My Toddler Can't Walk Yet, And It Almost Takes Me Down
As I held her tiny hands, Evelyn carefully wobbled around the playground; she showed more confidence than she ever had before. Still struggling with balance, muscle strength, endurance, and coordination, her ability to walk independently remains elusive.
It hangs over our heads — my husband’s and mine — every day. Nearing 2 1/2 years old, she deserves to walk to her toys, run with the other toddlers to the swings, and climb the rock wall without one parent pushing her up and the other pulling her at the top.
As we navigate through the low-hung bars and tight corners of the playground equipment, my husband and I squeeze ourselves through each metal obstacle so she can maneuver the giant plaything and reach the parts that interest her. I envy the parents who sit on the sidelines, watching their children play with one eye glued to their cellphone. The freedom that comes with a child who has complete mobility is so enticing, yet always lurking just beyond the grasp of our fingertips.
To us, the burden is huge. To Evelyn, she’s playing and having fun. She does not yet understand her delays. The gleeful smile on her face tells us not to worry so much.
Born prematurely, Evelyn naturally had low muscle tone. Her body was underdeveloped, not yet ready to be in the world. She persevered, learning to feed from a bottle, breathe on her own, and her strength and endurance increased.
But she has other physical health challenges that threaten to steal her independence. Like a 10-pound blanket holding her down, she fights daily against her joint contractures. Diagnosed with arthrogryposis multiplex congenita, most of her joints at birth were stiff and unmoving. To release them from the unnatural stronghold, her limbs require a lot of manipulation, therapy, and exercise.
From the first day in the NICU, we were told she would be okay. She would survive. Her wrists, elbows, knees, and hips would unfold. Even with her feet stuck up by her head, her knees locked in stick-straight positions, and one arm that refused to move, we took it upon ourselves to see that this prognosis would come true.
Under the guidance of physical therapists, we stretched her tiny hands backward, to the side, and in any direction needed to unbend her stubbornly tilted wrists. The most well-intentioned nurses just could not find time to see that Evelyn did her stretches, so with each diaper change, my husband and I did them. Every night as we worried that her muscles would seize back up, we pried ourselves from her bedside to heed our exhaustion and drooping eyelids.
Over time, her therapies changed course to accommodate her improvement. Working around her full-leg casting to correct her clubfoot, we focused on her arms while the legs sat dormant under the brightly colored fiberglass shackles. We were unable to bounce her on her feet, stand her up at the edge of a table, or put her in a jumper, and so we worried about her ability to use her legs. Plowing through eight weeks of casting and 23-hour use of immobilizing brace shoes, we worked her little body every morning when we woke up, every evening after dinner, and right up to the moment she laid her sleepy head down in the crib.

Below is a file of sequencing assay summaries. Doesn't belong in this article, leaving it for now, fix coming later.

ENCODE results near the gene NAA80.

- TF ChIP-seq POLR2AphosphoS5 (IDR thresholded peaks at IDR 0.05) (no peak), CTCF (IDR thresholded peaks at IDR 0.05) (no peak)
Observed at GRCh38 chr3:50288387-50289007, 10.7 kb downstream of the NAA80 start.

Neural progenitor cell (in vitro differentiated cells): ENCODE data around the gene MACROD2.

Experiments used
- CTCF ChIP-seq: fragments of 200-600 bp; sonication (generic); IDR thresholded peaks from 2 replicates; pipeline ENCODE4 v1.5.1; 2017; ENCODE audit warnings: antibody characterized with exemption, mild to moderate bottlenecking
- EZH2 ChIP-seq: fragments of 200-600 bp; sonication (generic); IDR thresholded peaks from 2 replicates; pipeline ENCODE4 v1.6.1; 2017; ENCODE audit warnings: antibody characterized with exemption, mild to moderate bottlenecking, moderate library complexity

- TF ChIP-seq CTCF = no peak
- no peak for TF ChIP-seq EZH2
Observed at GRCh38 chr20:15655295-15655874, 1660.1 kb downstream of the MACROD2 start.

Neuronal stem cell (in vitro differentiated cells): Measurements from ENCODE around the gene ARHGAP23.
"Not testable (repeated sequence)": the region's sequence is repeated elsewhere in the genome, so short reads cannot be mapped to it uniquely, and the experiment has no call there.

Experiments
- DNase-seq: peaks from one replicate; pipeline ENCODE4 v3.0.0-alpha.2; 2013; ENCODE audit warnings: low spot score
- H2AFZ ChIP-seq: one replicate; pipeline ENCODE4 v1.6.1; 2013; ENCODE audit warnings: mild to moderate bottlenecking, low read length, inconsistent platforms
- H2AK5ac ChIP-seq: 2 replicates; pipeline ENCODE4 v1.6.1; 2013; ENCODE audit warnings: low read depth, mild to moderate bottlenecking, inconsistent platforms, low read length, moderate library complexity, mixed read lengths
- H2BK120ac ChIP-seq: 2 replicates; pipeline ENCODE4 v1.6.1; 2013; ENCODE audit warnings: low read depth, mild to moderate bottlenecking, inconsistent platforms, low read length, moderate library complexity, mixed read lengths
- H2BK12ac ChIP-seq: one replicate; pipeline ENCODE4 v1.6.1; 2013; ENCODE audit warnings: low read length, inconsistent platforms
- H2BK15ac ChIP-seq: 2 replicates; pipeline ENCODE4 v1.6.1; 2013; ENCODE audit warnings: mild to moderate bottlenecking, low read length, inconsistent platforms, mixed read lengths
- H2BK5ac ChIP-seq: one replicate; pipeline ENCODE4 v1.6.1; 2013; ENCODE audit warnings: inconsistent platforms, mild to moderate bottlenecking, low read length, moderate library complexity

When her squishy baby legs were finally brace-free during the daytime hours, we jumped on the opportunity to get her upright. My heart dropped when I saw how weak her legs were. Never having the chance to build up her chubby thighs, we were tasked with the job of making her do what is instinctual for most babies: We had to show her that her legs were useful too.
Now, sitting in the trenches each night, our hunched backs tense as we shuffle along by her side. Her progress is often undetectable, hiding behind the unrelenting and physically challenging work. As she nears 25 pounds, we need our own physical health to be topnotch to ensure we can withstand carrying, catching, and working with all the physical therapy apparatuses that litter our living room.
Others who see her compliment her advancement. With grins spread wide across their faces, they are surprised by her ability to take more steps, bear weight, and cruise along furniture like a puppy wired on a pot of joe.
But for us, the grueling physical therapy regimen and the unending appointments are taxing. We mindfully stomp down the profound worry about her ability to keep up with her friends and put on the smiles that she needs to see. We make her world fun even when we are exhausted, distressed, and apprehensive. Our persistence takes a toll; our bodies are sore and tired, our minds are anxious and racing for new ideas, and our hearts are often heavy with sadness.
Keeping this inside overloads our souls, but we would never allow her to wallow in the heavy encumbrance. Only we can nurture her peacefulness. We ensure Evelyn experiences the blissful childhood a loving, sweet, funny child deserves.
We are doubtful when progress is so slow it seeps like ketchup stuck in the bottom of the bottle. Every so often we step outside of ourselves, pull our heads out of the mess, and see her breakthroughs. After just enough hits on the side of the glass cylinder, the ketchup is bound to release.
On that playground, she surrendered the usual tight clasp of our hands, teetering far left then right, but often regained her balance. She asked to be put down on her feet when we tried to let her rest in our arms. As she saw the other kids running from monkey bars to the slide, she decided she would do that too, just in her own sweet way. Her fortitude was inspiring.
And she did it all with a smile.